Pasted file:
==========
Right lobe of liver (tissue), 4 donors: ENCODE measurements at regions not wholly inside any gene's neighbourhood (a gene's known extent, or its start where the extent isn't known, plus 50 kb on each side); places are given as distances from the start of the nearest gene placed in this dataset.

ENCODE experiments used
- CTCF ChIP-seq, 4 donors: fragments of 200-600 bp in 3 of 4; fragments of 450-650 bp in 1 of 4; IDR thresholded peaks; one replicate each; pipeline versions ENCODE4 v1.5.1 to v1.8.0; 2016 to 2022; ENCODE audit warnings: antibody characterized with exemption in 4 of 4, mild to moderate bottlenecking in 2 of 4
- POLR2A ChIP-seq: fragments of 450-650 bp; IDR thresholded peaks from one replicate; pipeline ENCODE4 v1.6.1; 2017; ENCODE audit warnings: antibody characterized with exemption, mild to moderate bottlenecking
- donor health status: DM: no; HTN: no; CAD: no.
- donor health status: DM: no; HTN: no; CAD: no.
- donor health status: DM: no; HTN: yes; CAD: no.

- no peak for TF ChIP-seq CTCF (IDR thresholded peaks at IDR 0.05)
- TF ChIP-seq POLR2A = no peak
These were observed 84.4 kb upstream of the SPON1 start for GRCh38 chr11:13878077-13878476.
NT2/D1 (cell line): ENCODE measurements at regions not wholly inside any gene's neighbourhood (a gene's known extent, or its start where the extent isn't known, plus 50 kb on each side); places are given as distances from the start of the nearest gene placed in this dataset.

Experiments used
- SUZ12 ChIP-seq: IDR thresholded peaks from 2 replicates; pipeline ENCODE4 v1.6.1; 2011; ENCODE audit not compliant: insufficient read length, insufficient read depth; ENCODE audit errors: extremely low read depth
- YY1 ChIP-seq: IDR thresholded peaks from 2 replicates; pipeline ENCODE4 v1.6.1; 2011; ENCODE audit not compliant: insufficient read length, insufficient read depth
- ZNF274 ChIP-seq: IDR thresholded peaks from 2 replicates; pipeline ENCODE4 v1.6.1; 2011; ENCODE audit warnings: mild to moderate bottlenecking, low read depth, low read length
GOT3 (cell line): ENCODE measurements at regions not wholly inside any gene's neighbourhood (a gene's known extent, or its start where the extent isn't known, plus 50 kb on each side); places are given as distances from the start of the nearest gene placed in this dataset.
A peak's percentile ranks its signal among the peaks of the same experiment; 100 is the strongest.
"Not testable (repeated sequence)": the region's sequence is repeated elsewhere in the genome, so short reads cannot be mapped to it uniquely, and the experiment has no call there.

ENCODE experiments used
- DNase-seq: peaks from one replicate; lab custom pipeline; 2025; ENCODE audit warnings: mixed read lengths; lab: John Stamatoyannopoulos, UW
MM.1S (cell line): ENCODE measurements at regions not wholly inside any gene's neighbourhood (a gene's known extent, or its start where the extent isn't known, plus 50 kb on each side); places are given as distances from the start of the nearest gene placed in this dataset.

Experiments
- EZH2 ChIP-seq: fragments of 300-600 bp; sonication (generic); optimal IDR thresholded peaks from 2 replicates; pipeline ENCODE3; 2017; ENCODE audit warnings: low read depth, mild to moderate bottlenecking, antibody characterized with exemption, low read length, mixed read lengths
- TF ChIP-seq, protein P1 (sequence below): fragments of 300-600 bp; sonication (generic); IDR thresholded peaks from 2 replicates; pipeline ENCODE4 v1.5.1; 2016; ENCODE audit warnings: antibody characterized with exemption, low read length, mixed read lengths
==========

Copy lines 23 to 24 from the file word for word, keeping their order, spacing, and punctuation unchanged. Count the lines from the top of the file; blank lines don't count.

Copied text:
- EZH2 ChIP-seq: fragments of 300-600 bp; sonication (generic); optimal IDR thresholded peaks from 2 replicates; pipeline ENCODE3; 2017; ENCODE audit warnings: low read depth, mild to moderate bottlenecking, antibody characterized with exemption, low read length, mixed read lengths
- TF ChIP-seq, protein P1 (sequence below): fragments of 300-600 bp; sonication (generic); IDR thresholded peaks from 2 replicates; pipeline ENCODE4 v1.5.1; 2016; ENCODE audit warnings: antibody characterized with exemption, low read length, mixed read lengths